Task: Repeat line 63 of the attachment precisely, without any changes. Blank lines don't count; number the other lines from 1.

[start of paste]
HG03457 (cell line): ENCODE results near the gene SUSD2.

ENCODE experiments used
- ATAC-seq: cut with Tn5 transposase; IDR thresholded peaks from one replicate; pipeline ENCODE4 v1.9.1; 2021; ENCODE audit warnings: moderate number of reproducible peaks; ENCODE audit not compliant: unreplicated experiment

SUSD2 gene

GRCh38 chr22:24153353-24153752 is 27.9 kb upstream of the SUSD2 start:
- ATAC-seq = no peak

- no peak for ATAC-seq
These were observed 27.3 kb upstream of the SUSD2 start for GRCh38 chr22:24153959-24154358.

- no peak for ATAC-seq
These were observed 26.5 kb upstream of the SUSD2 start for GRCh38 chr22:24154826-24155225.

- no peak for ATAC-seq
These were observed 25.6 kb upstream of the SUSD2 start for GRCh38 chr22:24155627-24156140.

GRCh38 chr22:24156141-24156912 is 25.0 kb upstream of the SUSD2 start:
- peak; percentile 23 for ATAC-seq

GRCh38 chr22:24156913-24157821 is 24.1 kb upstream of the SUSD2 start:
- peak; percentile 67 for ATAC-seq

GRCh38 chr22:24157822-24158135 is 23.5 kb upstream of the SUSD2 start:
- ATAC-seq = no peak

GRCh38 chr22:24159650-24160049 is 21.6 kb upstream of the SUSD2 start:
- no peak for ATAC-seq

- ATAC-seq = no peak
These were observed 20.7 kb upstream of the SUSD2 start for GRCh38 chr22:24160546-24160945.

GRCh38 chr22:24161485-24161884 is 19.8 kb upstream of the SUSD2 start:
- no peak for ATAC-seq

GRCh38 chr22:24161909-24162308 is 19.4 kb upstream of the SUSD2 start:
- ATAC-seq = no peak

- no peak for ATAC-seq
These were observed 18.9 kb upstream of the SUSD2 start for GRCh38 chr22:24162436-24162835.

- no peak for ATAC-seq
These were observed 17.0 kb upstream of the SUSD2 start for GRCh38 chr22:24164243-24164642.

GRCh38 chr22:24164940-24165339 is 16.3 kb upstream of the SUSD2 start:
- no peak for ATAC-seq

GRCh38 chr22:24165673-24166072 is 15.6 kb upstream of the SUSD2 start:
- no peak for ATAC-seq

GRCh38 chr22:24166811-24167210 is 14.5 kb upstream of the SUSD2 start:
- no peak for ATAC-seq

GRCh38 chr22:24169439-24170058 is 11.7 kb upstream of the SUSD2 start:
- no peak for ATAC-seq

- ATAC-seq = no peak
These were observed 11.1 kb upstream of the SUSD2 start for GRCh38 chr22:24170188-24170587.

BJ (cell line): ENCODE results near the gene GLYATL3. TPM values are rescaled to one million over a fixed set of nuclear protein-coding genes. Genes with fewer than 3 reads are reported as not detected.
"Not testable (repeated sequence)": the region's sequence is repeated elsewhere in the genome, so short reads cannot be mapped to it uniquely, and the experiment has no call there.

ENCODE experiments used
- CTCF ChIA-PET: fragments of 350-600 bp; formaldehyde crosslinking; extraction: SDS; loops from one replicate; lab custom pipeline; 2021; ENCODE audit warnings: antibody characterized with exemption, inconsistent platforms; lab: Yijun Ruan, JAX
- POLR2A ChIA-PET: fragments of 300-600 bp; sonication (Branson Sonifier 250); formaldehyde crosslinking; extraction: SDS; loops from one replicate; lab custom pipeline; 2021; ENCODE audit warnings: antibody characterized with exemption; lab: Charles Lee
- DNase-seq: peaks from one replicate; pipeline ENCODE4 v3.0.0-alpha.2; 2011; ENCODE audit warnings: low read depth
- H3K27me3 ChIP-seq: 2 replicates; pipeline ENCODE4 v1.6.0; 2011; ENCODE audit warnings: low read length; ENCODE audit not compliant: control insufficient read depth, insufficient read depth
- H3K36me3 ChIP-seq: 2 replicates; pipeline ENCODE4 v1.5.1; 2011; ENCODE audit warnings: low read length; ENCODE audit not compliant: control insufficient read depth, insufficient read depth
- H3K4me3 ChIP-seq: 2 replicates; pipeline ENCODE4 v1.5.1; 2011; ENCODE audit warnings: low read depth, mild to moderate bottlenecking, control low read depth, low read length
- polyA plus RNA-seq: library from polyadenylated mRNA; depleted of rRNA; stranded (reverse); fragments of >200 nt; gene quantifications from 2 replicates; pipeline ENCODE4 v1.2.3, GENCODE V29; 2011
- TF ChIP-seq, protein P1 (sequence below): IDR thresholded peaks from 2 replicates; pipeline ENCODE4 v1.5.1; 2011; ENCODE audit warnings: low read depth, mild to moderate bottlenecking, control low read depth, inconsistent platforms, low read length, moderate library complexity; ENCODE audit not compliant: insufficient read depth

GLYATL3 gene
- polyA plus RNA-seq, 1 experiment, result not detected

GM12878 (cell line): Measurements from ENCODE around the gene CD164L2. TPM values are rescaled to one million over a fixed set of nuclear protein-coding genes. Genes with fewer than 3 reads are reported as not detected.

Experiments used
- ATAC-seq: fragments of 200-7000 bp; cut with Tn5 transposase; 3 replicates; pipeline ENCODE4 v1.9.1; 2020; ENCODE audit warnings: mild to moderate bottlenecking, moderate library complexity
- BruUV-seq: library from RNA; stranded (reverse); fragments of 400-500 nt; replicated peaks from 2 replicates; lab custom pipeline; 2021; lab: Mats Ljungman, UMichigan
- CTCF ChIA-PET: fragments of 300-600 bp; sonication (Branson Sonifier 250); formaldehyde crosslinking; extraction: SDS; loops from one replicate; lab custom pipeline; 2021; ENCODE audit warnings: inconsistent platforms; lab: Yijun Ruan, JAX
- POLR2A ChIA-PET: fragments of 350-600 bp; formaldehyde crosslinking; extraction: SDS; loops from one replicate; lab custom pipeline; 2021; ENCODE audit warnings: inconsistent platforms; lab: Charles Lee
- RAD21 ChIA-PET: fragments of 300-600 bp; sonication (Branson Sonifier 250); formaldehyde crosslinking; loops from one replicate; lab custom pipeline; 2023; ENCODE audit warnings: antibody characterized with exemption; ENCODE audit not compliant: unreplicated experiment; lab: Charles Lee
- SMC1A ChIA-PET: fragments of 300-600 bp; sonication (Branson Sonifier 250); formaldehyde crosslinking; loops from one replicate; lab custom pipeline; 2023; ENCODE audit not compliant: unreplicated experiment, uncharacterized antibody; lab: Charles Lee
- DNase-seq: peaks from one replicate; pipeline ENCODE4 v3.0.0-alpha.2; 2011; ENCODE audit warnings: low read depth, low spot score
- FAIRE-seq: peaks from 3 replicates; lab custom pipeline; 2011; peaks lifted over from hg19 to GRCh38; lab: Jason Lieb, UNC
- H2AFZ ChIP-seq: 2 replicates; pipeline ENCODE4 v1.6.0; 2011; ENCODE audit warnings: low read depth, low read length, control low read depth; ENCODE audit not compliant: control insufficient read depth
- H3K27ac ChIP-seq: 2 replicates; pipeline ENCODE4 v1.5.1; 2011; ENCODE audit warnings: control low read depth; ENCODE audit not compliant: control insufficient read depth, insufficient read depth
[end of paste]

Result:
- FAIRE-seq: peaks from 3 replicates; lab custom pipeline; 2011; peaks lifted over from hg19 to GRCh38; lab: Jason Lieb, UNC